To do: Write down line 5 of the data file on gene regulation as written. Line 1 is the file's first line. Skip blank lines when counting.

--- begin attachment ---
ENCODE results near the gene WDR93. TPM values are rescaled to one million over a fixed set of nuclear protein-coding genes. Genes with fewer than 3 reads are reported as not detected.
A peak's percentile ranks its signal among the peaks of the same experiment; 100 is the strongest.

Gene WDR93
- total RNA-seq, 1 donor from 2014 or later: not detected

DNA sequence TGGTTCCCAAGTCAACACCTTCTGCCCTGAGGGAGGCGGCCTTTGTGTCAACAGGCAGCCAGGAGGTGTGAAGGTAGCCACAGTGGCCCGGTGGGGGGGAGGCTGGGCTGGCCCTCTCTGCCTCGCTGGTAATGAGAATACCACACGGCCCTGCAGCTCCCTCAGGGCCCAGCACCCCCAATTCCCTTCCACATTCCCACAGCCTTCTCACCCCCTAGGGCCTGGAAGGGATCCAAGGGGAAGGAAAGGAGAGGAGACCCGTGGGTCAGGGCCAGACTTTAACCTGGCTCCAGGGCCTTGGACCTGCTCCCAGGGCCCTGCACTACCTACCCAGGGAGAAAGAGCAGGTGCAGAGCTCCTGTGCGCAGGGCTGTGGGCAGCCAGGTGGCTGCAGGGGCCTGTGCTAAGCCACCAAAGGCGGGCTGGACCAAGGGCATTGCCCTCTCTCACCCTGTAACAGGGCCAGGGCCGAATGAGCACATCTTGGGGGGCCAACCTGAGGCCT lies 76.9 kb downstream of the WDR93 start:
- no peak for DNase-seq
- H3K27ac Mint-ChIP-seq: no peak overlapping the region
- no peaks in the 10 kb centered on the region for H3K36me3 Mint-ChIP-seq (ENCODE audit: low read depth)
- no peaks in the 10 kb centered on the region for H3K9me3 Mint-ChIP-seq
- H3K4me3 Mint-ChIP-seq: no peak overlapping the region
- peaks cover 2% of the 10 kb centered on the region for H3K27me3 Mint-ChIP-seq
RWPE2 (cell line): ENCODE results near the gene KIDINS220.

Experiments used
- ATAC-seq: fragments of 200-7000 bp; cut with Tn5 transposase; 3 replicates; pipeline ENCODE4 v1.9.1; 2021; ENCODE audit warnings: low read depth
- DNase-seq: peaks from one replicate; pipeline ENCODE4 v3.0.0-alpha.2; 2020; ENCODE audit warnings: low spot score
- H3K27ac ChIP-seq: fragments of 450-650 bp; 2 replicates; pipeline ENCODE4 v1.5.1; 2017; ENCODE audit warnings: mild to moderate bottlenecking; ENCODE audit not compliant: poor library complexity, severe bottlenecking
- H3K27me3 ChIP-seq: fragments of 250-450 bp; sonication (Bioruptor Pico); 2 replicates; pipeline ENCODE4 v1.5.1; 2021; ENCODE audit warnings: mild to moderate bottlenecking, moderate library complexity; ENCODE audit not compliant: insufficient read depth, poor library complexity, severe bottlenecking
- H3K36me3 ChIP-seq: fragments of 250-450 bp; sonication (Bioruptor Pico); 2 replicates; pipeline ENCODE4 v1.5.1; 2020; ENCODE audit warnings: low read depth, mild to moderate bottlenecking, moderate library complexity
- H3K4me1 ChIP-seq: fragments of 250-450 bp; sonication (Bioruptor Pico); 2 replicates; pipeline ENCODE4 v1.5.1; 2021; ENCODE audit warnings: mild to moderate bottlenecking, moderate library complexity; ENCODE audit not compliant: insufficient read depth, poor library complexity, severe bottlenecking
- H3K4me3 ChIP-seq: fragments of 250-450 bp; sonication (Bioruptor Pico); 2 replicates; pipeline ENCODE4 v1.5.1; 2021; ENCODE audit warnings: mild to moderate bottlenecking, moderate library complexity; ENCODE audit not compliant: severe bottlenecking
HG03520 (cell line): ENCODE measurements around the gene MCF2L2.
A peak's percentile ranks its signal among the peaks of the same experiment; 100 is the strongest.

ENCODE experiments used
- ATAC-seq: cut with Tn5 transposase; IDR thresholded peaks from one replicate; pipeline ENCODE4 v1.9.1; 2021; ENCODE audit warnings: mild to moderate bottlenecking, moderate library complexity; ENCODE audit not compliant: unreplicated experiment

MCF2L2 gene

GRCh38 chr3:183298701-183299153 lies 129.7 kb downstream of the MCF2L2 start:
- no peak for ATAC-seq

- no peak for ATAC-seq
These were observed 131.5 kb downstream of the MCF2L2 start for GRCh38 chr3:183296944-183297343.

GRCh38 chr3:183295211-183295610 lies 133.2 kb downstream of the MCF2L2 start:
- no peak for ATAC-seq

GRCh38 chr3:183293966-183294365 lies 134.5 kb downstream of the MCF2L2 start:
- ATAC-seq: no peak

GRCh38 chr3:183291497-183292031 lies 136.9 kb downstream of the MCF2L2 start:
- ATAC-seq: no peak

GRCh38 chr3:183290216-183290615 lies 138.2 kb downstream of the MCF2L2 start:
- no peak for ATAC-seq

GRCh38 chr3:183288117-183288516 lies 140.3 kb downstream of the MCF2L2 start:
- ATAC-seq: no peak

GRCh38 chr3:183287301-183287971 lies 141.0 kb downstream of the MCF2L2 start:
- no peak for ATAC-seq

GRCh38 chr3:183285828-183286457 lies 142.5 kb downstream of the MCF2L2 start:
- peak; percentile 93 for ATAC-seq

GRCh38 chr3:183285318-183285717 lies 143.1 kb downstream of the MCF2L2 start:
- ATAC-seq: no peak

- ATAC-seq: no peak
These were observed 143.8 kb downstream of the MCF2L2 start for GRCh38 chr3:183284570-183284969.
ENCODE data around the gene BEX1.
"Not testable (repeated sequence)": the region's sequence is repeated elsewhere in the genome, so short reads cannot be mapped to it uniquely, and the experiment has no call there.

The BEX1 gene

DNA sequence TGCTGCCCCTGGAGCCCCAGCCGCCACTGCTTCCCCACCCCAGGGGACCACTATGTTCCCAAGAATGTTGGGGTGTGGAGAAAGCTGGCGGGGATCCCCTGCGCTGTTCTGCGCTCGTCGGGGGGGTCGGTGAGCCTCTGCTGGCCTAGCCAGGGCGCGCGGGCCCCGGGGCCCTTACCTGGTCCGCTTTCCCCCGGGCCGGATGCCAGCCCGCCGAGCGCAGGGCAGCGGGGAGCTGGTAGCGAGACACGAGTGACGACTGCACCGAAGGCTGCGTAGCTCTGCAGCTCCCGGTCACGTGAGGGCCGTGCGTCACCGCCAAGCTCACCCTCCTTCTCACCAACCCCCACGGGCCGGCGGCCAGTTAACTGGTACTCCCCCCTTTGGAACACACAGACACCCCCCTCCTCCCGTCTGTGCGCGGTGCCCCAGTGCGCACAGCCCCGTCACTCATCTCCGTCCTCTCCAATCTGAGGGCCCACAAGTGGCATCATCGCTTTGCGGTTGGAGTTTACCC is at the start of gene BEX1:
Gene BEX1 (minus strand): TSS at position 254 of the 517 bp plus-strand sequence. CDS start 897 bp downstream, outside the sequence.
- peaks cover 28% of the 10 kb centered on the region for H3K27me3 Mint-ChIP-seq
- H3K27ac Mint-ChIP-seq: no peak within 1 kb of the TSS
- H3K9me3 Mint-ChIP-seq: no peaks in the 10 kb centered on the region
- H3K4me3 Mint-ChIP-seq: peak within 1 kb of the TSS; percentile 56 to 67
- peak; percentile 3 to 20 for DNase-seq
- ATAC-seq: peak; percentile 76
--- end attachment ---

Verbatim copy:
DNA sequence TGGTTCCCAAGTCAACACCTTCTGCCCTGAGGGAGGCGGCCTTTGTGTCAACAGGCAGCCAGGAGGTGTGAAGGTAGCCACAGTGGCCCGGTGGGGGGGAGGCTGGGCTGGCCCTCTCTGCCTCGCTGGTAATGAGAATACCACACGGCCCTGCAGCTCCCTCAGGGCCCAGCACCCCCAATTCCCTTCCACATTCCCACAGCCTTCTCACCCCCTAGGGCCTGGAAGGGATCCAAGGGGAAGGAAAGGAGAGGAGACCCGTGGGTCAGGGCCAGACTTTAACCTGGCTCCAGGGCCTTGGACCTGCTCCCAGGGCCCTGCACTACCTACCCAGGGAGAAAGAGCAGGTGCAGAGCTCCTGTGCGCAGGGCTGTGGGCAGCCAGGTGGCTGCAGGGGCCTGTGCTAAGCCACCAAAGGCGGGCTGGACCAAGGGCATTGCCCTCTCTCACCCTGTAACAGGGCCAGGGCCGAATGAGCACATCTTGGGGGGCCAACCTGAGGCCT lies 76.9 kb downstream of the WDR93 start: